VATICAN CITY — Pope Benedict XVI broke his recent silence on the clerical abuse scandal Thursday, complaining that the church was under attack but saying that "we Christians" must repent for sins and recognize mistakes.
The main U.S. victims group immediately dismissed his comments, saying they are meaningless unless Benedict takes concrete steps to safeguard children from pedophile priests.
Benedict made the remarks during an off-the-cuff homily at a Mass inside the Vatican for members of the Pontifical Biblical Commission.
"I must say, we Christians, even in recent times, have often avoided the word 'repent', which seemed too tough. But now under attack from the world, which has been telling us about our sins ... we realize that it's necessary to repent, in other words, recognize what is wrong in our lives," Benedict said.
"Open ourselves to forgiveness ... and let ourselves be transformed. The pain of repentance, which is a purification and transformation, is a grace because it is renewal and the work of divine mercy," he said.
Victims of clerical abuse have long demanded that Benedict take more personal responsibility for clerical abuse, charging that the Vatican orchestrated a culture of cover-up and secrecy that allowed priests to rape and molest children unchecked for decades.
Those demands have intensified in recent weeks as the Vatican and Benedict himself have been accused of negligence in handling some cases in Europe and the United States.
"Factual disclosures are not 'attacks' and 'penance' protects no one," said Mark Serrano, a spokesman for the Survivors Network of those Abused by Priests, the U.S. group.
"When the Pope can't bring himself to utter the words 'pedophile priest' or 'child sex crimes' or 'cover-ups' or 'complicit bishops,' it's hard to have faith that he is able to honestly and effectively deal with this growing crisis," Serrano said in a statement.
Benedict's comments were his fullest allusion yet to the scandal since he sent a letter to the Irish faithful March 20 concerning what Irish-government inquiries have concluded was decades of abuse and church-mandated cover-up in the country.
In his letter, Benedict chastised Irish bishops for failures in leadership and judgment. But he took no responsibility himself or for the Vatican, which many victims have blamed for being more concerned about protecting the church than children.
Vatican spokesman the Rev. Federico Lombardi confirmed that Benedict was referring to the scandal with his comments Thursday. Summaries of the pontiff's remarks were reported on the front page of the Vatican newspaper L'Osservatore Romano and on Vatican Radio.
On Monday, the Vatican posted on its Web site what it claimed had been a long-standing church policy telling bishops that they should report abuse crimes to police, where civil laws require it.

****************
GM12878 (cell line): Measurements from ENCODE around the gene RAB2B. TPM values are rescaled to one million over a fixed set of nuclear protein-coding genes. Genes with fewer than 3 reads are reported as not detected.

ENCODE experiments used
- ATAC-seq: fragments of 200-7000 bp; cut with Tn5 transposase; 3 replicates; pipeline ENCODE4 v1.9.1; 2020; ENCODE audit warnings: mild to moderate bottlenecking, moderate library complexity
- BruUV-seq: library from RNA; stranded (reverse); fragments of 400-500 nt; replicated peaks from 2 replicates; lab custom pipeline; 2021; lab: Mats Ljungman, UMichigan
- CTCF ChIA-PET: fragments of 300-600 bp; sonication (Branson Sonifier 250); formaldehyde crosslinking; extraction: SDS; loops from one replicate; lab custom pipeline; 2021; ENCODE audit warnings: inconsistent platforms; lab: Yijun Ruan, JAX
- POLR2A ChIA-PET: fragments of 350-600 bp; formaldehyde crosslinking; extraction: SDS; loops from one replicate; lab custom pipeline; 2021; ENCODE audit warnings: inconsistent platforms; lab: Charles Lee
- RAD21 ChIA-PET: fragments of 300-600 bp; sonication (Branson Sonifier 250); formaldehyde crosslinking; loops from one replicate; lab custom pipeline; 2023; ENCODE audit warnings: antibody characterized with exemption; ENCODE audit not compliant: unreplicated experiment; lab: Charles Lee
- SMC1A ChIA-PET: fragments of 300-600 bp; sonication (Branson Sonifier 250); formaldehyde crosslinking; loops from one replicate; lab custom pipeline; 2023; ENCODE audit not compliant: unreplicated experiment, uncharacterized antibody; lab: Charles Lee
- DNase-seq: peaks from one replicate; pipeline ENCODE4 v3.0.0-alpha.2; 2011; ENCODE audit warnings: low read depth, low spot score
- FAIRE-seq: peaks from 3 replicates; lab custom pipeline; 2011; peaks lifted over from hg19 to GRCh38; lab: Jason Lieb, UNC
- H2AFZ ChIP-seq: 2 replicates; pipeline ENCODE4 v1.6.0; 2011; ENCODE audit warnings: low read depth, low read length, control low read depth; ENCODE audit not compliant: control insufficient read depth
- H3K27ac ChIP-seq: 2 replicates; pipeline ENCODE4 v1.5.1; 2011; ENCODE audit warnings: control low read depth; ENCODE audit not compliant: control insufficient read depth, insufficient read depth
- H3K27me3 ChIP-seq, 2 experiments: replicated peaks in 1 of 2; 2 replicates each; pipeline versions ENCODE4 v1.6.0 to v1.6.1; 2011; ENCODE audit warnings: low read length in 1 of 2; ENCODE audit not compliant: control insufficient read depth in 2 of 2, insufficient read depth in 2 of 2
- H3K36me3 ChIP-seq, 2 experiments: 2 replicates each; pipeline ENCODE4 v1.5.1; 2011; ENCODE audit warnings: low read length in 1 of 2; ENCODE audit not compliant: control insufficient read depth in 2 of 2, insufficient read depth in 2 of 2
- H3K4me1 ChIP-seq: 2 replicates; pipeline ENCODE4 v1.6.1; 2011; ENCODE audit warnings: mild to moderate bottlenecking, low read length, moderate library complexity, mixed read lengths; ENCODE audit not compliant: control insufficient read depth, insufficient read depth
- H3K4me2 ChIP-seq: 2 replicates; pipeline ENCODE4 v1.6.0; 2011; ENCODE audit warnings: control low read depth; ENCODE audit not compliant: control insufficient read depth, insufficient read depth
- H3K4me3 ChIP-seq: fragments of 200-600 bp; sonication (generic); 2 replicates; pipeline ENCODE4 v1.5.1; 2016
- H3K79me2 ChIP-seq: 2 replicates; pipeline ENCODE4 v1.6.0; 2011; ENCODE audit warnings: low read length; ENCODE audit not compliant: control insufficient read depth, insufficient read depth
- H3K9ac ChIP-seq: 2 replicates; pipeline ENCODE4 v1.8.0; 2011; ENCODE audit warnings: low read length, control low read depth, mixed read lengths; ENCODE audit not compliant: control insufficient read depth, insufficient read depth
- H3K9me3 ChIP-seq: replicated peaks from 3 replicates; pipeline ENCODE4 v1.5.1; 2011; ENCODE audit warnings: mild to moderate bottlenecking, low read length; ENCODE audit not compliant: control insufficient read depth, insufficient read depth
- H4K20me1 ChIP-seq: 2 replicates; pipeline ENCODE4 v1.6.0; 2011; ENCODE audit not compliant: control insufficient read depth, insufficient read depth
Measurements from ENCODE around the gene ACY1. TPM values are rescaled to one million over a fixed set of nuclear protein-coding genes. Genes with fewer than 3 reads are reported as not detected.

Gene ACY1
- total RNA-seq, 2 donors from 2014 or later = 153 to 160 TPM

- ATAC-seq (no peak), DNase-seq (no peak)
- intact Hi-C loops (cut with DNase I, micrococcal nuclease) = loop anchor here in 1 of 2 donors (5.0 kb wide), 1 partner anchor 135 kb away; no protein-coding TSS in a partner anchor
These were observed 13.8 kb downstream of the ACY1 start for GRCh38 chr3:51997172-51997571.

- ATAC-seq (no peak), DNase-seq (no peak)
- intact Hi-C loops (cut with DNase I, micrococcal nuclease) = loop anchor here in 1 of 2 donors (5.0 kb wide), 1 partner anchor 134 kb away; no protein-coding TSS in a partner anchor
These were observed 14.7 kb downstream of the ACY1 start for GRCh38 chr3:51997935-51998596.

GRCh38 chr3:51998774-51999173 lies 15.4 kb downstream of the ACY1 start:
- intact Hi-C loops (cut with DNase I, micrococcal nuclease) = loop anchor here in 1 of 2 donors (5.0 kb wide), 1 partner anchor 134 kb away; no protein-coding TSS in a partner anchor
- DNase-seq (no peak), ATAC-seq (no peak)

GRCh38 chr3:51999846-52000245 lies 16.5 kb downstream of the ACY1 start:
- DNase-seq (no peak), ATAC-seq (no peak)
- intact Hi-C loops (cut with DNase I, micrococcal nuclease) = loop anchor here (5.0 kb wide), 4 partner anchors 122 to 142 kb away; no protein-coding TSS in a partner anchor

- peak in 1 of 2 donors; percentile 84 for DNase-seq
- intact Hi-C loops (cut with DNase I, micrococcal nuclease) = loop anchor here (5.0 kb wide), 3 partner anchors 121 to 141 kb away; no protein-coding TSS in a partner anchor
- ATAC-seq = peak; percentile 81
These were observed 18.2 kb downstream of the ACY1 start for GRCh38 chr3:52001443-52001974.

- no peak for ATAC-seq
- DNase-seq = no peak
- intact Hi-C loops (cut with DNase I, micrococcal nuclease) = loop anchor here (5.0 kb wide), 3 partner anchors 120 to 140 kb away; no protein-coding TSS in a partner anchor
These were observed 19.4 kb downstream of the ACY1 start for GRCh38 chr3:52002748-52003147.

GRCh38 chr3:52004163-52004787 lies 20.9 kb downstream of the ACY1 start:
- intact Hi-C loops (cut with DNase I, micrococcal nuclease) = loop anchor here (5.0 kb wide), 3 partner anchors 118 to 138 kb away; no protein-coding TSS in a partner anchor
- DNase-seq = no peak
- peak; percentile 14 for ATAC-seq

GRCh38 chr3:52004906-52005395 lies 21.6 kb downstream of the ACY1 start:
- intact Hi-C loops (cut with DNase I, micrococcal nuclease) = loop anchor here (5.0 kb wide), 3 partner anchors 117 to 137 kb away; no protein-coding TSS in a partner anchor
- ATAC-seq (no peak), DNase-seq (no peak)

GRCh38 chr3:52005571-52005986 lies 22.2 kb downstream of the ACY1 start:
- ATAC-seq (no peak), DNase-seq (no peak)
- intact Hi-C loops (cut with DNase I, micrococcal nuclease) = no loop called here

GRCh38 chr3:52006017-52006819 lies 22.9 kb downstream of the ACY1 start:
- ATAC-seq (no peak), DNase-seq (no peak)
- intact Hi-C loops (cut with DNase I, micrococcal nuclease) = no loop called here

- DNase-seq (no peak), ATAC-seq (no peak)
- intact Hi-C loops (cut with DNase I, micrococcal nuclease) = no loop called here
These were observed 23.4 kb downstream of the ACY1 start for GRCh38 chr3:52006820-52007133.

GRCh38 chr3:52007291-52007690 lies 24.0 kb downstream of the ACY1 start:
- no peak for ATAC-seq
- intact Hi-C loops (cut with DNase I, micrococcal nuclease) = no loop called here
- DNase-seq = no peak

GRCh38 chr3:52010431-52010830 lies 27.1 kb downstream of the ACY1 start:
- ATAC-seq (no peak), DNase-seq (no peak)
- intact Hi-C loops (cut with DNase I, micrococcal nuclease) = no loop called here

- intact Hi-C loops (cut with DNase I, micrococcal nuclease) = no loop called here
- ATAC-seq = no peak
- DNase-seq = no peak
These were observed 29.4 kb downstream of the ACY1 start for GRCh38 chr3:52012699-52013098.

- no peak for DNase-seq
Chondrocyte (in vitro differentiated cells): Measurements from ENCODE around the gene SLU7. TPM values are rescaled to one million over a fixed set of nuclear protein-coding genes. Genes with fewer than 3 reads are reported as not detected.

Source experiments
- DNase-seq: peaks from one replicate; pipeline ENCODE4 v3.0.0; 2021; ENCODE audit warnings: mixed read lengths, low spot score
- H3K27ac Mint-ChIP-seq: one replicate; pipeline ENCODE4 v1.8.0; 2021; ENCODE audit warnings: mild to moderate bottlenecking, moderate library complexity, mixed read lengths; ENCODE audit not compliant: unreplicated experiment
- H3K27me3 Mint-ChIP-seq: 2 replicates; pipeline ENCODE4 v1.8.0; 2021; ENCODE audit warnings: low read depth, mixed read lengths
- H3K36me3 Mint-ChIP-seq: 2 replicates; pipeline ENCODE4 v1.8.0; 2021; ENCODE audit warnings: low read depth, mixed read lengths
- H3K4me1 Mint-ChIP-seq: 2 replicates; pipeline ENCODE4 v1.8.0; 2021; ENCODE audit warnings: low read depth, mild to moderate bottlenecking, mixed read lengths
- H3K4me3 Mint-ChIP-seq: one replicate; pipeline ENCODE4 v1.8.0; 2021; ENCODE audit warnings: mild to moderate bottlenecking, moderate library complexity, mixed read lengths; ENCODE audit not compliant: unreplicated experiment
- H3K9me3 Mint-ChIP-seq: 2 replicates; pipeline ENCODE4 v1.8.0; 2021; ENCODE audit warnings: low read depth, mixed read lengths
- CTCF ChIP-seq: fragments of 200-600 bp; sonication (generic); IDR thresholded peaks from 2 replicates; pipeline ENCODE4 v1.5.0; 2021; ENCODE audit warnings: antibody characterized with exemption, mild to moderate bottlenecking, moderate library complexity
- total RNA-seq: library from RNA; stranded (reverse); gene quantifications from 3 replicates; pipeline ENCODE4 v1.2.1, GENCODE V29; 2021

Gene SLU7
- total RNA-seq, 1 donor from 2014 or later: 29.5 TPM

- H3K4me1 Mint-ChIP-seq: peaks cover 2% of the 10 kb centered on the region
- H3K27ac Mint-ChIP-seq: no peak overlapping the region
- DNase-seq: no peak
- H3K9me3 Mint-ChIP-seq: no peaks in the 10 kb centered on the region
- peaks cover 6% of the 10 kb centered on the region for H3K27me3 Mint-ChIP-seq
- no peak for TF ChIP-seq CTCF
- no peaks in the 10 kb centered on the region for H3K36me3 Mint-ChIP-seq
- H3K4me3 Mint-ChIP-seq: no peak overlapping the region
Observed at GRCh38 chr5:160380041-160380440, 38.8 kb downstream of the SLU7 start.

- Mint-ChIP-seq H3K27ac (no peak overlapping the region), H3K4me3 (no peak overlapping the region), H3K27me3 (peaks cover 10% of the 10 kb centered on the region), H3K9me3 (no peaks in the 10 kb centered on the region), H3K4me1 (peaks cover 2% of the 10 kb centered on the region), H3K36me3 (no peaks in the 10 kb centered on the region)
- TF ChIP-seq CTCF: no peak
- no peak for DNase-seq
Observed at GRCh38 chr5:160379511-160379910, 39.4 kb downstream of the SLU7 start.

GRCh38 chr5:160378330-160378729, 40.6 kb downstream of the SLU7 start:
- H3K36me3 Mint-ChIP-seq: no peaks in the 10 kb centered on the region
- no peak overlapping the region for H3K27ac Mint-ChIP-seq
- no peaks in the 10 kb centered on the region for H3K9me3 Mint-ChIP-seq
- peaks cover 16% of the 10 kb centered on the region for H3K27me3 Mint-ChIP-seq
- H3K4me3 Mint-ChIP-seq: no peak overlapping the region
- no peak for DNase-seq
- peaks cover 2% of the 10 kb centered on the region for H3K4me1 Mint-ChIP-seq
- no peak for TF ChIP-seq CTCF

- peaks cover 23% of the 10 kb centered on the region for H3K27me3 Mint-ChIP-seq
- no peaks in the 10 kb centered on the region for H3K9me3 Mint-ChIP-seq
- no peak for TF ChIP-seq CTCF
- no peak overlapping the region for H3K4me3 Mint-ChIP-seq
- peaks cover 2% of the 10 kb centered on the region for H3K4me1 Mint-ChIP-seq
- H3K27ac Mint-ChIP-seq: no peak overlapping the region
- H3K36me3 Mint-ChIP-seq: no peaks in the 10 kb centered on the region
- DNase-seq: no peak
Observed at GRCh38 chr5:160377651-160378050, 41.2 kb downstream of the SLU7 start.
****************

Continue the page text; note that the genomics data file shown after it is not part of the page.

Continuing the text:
But critics have said the guidelines were merely a deceptive attempt by Rome to rewrite history, designed to shield the Vatican from blame by shifting responsibility of dealing with abusive priests onto bishops.
The Rev. Thomas P. Doyle, a canon lawyer who has been the main expert witness for victims in hundreds of lawsuits, called the guidelines a "failed attempt at damage control through revision of history."
He noted that senior Vatican officials, including the current Vatican No. 2, Cardinal Tarcisio Bertone, were quoted in 2002 as saying the church shouldn't require bishops to report abusive priests to police because it would violate the trust the two shared.
"In practice, the policy has been to avoid contact with civil authorities and to cover up the crimes and the criminals," Doyle wrote in an article this week. "The newly created canonical tradition of referral to civil authorities is the result of one thing: public outrage, the exposure from the media and the pressure for accountability in civil courts."
A letter confirmed by the Vatican on Thursday showed that a top Holy See official in 2001 went so far as to congratulate a French bishop for shielding a priest who was convicted of raping and sexually abusing minors.
The Sept. 8, 2001 letter from Cardinal Dario Castrillon Hoyos, then the head of the Vatican office in charge of priests, praised French bishop Pierre Pican for risking prison time to defend one of his priests.
Four days earlier, a French court gave Pican, then bishop of Bayeux-Lisieux in northwestern France, a suspended prison sentence for concealing knowledge about the Rev. Rene Bissey. Bissey was sentenced to 18 years in prison in 2000 for raping and sexually abusing 11 minors in the 1990s.
In the letter, Hoyos wrote: "I congratulate you for not having turned in a priest to the civil administration, and I am delighted to have a colleague in the episcopate who, in the eyes of history and all the other bishops of the world, will have preferred prison rather than to turn in its son-priest."
At the time of the letter, Hoyos, who is Colombian, was the prefect of the Congregation of the Clergy, which is in charge of priests worldwide and at the time dealt with some abuse cases. He was its prefect until 2006, when he retired for reasons of age.
French Catholic publication Golias published a copy of the letter on March 30.
A Vatican spokesman, the Rev. Federico Lombardi, said Thursday the letter proved that cases of sexual abuse of minors needed to be handled in a "rigorous and consistent" manner by the Congregation of the Doctrine of Faith.
Until 2001, cases of sex abuse were handled by local dioceses and some Vatican offices. In 2001 new norms required bishops to refer all clerical sex abuse cases to the Congregation for the Doctrine of the Faith – then headed by Cardinal Joseph Ratzinger, who is now Pope Benedict.
Associated Press writer Jamey Keaten in Paris and Alessandra Rizzo in Rome contributed to this report.